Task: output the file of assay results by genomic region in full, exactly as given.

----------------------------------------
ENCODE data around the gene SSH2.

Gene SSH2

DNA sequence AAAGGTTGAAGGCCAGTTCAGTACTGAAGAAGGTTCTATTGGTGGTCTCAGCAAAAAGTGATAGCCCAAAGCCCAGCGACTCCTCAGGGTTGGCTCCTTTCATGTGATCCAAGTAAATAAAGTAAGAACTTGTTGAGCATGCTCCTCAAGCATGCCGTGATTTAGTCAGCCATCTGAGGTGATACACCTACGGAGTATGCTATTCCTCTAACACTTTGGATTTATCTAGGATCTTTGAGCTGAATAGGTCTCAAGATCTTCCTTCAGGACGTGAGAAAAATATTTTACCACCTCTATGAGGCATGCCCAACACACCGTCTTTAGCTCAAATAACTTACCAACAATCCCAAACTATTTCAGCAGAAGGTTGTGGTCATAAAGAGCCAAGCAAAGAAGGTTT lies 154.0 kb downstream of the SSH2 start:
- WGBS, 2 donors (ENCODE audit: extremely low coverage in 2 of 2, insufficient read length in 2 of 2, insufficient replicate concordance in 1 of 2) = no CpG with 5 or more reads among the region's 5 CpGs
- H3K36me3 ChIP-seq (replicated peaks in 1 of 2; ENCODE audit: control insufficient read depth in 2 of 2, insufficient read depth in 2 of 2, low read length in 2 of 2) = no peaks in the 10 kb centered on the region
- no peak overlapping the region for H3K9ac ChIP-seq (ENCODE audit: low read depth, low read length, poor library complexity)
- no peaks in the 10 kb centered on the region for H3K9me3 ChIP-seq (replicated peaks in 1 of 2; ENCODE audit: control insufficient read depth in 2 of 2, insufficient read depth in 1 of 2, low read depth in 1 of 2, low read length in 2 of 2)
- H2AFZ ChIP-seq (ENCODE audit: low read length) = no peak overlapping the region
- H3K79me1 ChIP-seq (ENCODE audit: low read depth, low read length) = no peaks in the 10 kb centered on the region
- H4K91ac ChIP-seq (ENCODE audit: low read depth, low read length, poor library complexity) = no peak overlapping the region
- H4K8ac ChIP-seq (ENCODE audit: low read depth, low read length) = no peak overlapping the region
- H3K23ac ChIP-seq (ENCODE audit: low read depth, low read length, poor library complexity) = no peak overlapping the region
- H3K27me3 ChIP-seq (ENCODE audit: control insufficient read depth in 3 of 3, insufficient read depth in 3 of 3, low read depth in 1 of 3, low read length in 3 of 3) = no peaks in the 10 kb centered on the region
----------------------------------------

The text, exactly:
ENCODE data around the gene SSH2.

Gene SSH2

DNA sequence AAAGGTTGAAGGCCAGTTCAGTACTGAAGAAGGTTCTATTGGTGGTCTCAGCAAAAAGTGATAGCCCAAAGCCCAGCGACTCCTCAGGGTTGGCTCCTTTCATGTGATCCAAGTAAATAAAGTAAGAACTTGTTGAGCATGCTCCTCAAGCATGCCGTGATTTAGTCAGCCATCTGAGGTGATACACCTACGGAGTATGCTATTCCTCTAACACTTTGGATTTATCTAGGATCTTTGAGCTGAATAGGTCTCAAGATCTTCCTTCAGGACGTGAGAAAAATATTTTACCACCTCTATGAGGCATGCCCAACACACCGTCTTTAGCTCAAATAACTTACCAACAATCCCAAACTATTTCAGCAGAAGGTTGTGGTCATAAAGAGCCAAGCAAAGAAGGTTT lies 154.0 kb downstream of the SSH2 start:
- WGBS, 2 donors (ENCODE audit: extremely low coverage in 2 of 2, insufficient read length in 2 of 2, insufficient replicate concordance in 1 of 2) = no CpG with 5 or more reads among the region's 5 CpGs
- H3K36me3 ChIP-seq (replicated peaks in 1 of 2; ENCODE audit: control insufficient read depth in 2 of 2, insufficient read depth in 2 of 2, low read length in 2 of 2) = no peaks in the 10 kb centered on the region
- no peak overlapping the region for H3K9ac ChIP-seq (ENCODE audit: low read depth, low read length, poor library complexity)
- no peaks in the 10 kb centered on the region for H3K9me3 ChIP-seq (replicated peaks in 1 of 2; ENCODE audit: control insufficient read depth in 2 of 2, insufficient read depth in 1 of 2, low read depth in 1 of 2, low read length in 2 of 2)
- H2AFZ ChIP-seq (ENCODE audit: low read length) = no peak overlapping the region
- H3K79me1 ChIP-seq (ENCODE audit: low read depth, low read length) = no peaks in the 10 kb centered on the region
- H4K91ac ChIP-seq (ENCODE audit: low read depth, low read length, poor library complexity) = no peak overlapping the region
- H4K8ac ChIP-seq (ENCODE audit: low read depth, low read length) = no peak overlapping the region
- H3K23ac ChIP-seq (ENCODE audit: low read depth, low read length, poor library complexity) = no peak overlapping the region
- H3K27me3 ChIP-seq (ENCODE audit: control insufficient read depth in 3 of 3, insufficient read depth in 3 of 3, low read depth in 1 of 3, low read length in 3 of 3) = no peaks in the 10 kb centered on the region